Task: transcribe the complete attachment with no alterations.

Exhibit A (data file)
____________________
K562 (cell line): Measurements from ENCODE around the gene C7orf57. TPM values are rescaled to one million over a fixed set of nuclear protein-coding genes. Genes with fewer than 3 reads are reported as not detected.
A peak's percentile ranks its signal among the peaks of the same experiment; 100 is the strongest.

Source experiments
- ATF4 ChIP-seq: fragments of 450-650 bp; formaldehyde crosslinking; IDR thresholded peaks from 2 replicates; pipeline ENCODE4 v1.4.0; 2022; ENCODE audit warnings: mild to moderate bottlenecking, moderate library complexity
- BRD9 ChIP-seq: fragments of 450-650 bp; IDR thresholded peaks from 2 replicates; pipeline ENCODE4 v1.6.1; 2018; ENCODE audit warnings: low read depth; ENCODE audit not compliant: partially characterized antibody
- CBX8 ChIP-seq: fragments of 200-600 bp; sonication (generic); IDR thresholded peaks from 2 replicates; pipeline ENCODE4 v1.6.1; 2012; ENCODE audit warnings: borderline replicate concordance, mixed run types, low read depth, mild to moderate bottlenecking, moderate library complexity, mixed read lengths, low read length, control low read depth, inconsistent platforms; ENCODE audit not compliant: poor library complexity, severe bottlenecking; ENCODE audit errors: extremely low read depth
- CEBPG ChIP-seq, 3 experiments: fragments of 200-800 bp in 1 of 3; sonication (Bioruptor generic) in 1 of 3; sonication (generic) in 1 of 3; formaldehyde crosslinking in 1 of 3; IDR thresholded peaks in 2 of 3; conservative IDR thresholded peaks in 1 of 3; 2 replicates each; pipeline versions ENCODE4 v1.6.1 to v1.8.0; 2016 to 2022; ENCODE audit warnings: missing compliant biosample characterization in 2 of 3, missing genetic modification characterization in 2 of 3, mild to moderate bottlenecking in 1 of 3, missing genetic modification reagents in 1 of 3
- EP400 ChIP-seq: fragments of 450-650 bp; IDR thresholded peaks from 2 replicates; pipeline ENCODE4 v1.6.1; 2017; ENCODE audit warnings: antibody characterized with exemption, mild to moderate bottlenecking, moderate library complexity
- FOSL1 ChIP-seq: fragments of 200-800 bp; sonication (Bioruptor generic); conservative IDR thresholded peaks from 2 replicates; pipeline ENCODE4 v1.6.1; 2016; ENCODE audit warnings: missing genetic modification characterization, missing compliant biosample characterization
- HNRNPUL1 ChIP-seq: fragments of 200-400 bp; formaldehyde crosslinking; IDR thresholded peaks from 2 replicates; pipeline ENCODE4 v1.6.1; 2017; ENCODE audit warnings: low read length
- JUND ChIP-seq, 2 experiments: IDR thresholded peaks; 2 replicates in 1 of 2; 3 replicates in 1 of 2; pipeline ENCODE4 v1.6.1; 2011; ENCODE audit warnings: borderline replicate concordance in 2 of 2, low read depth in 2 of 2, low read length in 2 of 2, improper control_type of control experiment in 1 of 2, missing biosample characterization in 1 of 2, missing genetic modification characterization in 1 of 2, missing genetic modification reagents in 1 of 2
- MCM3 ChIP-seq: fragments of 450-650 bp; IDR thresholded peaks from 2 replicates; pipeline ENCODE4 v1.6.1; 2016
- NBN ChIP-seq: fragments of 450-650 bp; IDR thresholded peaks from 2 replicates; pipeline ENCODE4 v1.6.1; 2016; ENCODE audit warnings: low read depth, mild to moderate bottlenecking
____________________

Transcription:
K562 (cell line): Measurements from ENCODE around the gene C7orf57. TPM values are rescaled to one million over a fixed set of nuclear protein-coding genes. Genes with fewer than 3 reads are reported as not detected.
A peak's percentile ranks its signal among the peaks of the same experiment; 100 is the strongest.

Source experiments
- ATF4 ChIP-seq: fragments of 450-650 bp; formaldehyde crosslinking; IDR thresholded peaks from 2 replicates; pipeline ENCODE4 v1.4.0; 2022; ENCODE audit warnings: mild to moderate bottlenecking, moderate library complexity
- BRD9 ChIP-seq: fragments of 450-650 bp; IDR thresholded peaks from 2 replicates; pipeline ENCODE4 v1.6.1; 2018; ENCODE audit warnings: low read depth; ENCODE audit not compliant: partially characterized antibody
- CBX8 ChIP-seq: fragments of 200-600 bp; sonication (generic); IDR thresholded peaks from 2 replicates; pipeline ENCODE4 v1.6.1; 2012; ENCODE audit warnings: borderline replicate concordance, mixed run types, low read depth, mild to moderate bottlenecking, moderate library complexity, mixed read lengths, low read length, control low read depth, inconsistent platforms; ENCODE audit not compliant: poor library complexity, severe bottlenecking; ENCODE audit errors: extremely low read depth
- CEBPG ChIP-seq, 3 experiments: fragments of 200-800 bp in 1 of 3; sonication (Bioruptor generic) in 1 of 3; sonication (generic) in 1 of 3; formaldehyde crosslinking in 1 of 3; IDR thresholded peaks in 2 of 3; conservative IDR thresholded peaks in 1 of 3; 2 replicates each; pipeline versions ENCODE4 v1.6.1 to v1.8.0; 2016 to 2022; ENCODE audit warnings: missing compliant biosample characterization in 2 of 3, missing genetic modification characterization in 2 of 3, mild to moderate bottlenecking in 1 of 3, missing genetic modification reagents in 1 of 3
- EP400 ChIP-seq: fragments of 450-650 bp; IDR thresholded peaks from 2 replicates; pipeline ENCODE4 v1.6.1; 2017; ENCODE audit warnings: antibody characterized with exemption, mild to moderate bottlenecking, moderate library complexity
- FOSL1 ChIP-seq: fragments of 200-800 bp; sonication (Bioruptor generic); conservative IDR thresholded peaks from 2 replicates; pipeline ENCODE4 v1.6.1; 2016; ENCODE audit warnings: missing genetic modification characterization, missing compliant biosample characterization
- HNRNPUL1 ChIP-seq: fragments of 200-400 bp; formaldehyde crosslinking; IDR thresholded peaks from 2 replicates; pipeline ENCODE4 v1.6.1; 2017; ENCODE audit warnings: low read length
- JUND ChIP-seq, 2 experiments: IDR thresholded peaks; 2 replicates in 1 of 2; 3 replicates in 1 of 2; pipeline ENCODE4 v1.6.1; 2011; ENCODE audit warnings: borderline replicate concordance in 2 of 2, low read depth in 2 of 2, low read length in 2 of 2, improper control_type of control experiment in 1 of 2, missing biosample characterization in 1 of 2, missing genetic modification characterization in 1 of 2, missing genetic modification reagents in 1 of 2
- MCM3 ChIP-seq: fragments of 450-650 bp; IDR thresholded peaks from 2 replicates; pipeline ENCODE4 v1.6.1; 2016
- NBN ChIP-seq: fragments of 450-650 bp; IDR thresholded peaks from 2 replicates; pipeline ENCODE4 v1.6.1; 2016; ENCODE audit warnings: low read depth, mild to moderate bottlenecking